BEIJING, April 17 China said on Thursday it
would appeal against a World Trade Organization (WTO) ruling
that found it violated global trade rules with its export limits
on rare earth minerals used in defence and technology products.
China lost a WTO dispute in March, handing Europe and the
United States a victory over what they see as China's unfair
"China will make the utmost efforts in the appeals process,"
Ministry of Commerce spokesman Shen Danyang told reporters at a
China produces more than 90 percent of the world's rare
earths, key elements in defence industry components and modern
technology from iPhones and disk drives to wind turbines.
China imposed strict rare earth export quotas in 2010,
saying it was trying to curtail pollution and preserve
"Regardless of the appeal's outcome, China's policy
objectives to protect the environment and natural resources will
not change," Shen said. "They will also continue to strengthen
management of natural resource products in a manner that accords
with WTO rules and safeguards fair competition."
Prices of the prized commodities soared by hundreds of
percent after China imposed is export quotas, and the United
States, European Union and Japan complained that the
restrictions gave Chinese companies an unfair competitive edge.
The United States said the export limits allowed China to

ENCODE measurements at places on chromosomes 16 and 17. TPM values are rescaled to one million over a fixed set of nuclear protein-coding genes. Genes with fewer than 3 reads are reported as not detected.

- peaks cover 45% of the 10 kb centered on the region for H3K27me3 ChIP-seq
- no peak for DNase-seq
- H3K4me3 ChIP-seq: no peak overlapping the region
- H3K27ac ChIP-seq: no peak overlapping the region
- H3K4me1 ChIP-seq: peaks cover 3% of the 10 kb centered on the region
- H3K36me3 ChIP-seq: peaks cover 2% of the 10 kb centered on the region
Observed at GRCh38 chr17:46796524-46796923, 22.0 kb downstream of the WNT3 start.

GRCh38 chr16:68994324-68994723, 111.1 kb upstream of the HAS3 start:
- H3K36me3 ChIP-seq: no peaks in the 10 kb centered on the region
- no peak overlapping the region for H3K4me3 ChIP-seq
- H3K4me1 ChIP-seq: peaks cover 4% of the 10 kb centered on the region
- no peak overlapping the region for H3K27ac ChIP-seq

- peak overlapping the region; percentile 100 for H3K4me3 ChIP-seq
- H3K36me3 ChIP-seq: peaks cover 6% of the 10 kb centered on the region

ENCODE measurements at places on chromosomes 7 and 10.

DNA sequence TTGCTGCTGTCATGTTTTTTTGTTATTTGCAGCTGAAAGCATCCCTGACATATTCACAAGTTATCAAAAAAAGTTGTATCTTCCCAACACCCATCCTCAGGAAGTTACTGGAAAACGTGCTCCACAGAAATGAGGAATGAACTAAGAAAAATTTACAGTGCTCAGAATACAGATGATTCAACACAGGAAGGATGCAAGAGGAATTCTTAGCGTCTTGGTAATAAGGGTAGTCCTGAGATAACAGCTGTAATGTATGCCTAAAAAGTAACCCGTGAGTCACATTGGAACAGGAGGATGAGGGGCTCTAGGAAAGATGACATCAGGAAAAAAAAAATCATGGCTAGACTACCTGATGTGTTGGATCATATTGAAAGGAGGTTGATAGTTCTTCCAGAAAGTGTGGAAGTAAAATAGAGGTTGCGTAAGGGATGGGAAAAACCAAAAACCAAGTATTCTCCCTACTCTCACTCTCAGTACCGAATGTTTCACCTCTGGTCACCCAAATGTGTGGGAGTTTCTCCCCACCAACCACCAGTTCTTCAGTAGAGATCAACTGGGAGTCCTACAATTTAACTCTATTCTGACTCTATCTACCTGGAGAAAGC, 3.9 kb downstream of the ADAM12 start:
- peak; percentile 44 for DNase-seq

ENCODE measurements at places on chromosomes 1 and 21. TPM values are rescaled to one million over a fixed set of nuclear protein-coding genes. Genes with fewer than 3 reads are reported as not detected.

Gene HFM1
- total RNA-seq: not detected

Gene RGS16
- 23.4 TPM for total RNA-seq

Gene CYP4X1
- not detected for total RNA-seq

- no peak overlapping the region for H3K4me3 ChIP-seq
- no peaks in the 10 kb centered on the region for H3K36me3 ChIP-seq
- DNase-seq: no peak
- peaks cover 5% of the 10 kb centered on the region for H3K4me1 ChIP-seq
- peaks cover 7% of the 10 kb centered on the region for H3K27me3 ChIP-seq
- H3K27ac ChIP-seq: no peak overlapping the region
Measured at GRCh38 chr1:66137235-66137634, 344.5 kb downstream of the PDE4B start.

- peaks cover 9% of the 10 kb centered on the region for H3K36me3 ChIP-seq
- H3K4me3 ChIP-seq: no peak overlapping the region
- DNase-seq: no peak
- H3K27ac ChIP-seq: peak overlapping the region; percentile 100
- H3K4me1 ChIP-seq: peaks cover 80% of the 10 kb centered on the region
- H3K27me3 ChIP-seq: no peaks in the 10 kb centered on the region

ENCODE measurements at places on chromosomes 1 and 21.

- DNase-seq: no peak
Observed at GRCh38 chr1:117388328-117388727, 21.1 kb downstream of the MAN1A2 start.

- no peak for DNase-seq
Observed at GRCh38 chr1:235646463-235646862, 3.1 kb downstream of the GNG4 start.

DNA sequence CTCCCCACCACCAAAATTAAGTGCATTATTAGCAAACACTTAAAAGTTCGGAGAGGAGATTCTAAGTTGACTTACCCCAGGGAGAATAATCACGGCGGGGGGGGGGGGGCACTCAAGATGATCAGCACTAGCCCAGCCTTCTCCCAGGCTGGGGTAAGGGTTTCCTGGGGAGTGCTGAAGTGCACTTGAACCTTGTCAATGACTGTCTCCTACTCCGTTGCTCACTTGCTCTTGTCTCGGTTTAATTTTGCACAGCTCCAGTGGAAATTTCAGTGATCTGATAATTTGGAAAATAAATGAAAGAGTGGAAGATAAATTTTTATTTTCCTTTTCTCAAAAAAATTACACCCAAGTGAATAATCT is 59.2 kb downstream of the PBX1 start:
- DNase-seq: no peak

artificially increase world prices for raw materials crucial for
products like hybrid car batteries, wind turbines and
energy-efficient lighting, while artificially lowering prices
for Chinese producers.
China had been widely expected to lose the case, after a
successful challenge two years ago to its export restraints on a
different set of raw materials used in the steel, aluminium, and
chemicals industries, including bauxite and magnesium.
In that ruling, a WTO panel said China had failed to
demonstrate that its export duties were to curtail pollution or
Decades of unrestrained economic growth has hit China's
environment hard. Refining rare earths requires large amounts of
acid, and also produces low-level radioactive waste.
China has pointed out that other countries, notably the
United States, have closed many of their own rare earths
refineries, citing pollution concerns.
(Reporting by Aileen Wang and Michael Martina; Editing by